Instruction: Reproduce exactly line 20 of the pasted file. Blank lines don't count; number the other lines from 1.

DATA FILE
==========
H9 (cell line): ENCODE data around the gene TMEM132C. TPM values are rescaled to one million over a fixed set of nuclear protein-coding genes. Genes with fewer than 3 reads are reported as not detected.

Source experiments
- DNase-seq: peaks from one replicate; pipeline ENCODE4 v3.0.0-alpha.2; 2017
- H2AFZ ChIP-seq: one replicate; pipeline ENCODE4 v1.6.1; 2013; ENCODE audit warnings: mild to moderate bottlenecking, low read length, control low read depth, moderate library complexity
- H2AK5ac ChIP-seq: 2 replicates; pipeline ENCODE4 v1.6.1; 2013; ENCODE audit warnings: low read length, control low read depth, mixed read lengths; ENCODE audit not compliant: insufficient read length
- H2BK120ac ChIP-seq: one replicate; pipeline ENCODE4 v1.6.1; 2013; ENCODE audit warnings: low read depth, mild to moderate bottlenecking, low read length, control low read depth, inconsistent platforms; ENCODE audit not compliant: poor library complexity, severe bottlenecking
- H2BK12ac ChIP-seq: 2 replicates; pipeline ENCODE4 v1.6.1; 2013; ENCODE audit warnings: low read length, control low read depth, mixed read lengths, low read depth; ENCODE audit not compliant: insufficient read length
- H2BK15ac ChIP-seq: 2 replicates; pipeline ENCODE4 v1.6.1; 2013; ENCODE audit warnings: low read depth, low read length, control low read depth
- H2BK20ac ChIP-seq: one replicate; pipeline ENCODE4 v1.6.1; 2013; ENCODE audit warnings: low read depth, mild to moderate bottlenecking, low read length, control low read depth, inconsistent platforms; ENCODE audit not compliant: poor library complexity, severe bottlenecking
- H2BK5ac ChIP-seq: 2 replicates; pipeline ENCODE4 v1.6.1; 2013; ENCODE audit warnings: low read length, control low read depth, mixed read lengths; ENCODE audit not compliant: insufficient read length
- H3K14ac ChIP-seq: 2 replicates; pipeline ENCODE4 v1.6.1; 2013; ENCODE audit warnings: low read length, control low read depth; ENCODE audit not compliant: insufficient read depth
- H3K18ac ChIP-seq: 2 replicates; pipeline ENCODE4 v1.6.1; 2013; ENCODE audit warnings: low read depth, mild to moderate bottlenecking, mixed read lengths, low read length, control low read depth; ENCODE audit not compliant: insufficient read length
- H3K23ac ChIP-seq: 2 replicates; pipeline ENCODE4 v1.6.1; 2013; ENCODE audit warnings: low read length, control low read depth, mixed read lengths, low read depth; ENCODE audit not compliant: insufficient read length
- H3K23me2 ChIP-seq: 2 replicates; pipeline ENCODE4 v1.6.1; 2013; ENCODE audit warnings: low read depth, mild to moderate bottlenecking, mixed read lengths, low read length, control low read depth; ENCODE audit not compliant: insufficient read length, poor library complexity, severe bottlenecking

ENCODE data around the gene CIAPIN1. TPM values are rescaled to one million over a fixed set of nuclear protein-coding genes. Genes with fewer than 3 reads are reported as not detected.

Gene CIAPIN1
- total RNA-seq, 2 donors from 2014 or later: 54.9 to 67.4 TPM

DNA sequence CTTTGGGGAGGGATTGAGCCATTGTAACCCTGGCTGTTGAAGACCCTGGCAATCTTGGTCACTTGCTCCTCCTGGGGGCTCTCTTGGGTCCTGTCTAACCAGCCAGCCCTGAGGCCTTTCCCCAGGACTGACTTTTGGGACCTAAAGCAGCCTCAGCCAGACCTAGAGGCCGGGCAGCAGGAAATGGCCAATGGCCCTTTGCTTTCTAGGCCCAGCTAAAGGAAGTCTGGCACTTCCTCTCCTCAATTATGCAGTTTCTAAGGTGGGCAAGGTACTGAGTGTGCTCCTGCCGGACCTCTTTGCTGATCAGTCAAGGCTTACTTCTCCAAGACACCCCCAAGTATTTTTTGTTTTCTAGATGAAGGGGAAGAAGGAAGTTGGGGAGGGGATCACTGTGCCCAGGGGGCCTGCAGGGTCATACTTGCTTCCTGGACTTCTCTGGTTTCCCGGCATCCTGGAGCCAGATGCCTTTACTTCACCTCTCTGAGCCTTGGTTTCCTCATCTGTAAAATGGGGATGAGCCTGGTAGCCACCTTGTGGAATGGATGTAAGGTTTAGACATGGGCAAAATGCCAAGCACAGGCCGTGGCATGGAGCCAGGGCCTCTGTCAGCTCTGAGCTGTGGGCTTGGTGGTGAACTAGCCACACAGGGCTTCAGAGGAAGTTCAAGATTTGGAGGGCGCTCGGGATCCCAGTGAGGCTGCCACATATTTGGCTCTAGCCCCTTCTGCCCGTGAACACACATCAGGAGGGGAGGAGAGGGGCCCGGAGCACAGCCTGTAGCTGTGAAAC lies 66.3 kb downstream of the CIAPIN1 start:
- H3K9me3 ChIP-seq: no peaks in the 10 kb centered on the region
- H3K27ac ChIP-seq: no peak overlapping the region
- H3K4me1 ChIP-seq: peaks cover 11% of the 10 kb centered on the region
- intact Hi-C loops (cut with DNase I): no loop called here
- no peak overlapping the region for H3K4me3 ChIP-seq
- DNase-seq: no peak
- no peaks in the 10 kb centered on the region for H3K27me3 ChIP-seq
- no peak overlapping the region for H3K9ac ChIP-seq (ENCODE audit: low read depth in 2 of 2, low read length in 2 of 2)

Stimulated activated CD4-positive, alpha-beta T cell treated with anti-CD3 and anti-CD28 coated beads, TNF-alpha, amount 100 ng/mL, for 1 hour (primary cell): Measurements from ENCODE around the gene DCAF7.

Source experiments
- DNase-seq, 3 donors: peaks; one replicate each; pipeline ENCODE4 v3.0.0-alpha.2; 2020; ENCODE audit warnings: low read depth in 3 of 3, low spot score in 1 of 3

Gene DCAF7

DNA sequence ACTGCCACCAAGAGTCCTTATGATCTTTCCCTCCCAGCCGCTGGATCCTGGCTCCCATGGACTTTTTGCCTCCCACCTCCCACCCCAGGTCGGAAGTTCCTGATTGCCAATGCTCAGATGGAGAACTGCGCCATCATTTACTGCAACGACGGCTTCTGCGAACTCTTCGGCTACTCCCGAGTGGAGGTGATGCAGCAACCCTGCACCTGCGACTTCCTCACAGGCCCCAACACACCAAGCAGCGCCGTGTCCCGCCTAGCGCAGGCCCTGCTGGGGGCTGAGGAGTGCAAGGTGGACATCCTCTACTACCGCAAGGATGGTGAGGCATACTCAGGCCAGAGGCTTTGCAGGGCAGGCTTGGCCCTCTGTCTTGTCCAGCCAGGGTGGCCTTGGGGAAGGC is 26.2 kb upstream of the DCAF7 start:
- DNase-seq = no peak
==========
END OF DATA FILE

- H3K27ac ChIP-seq: no peak overlapping the region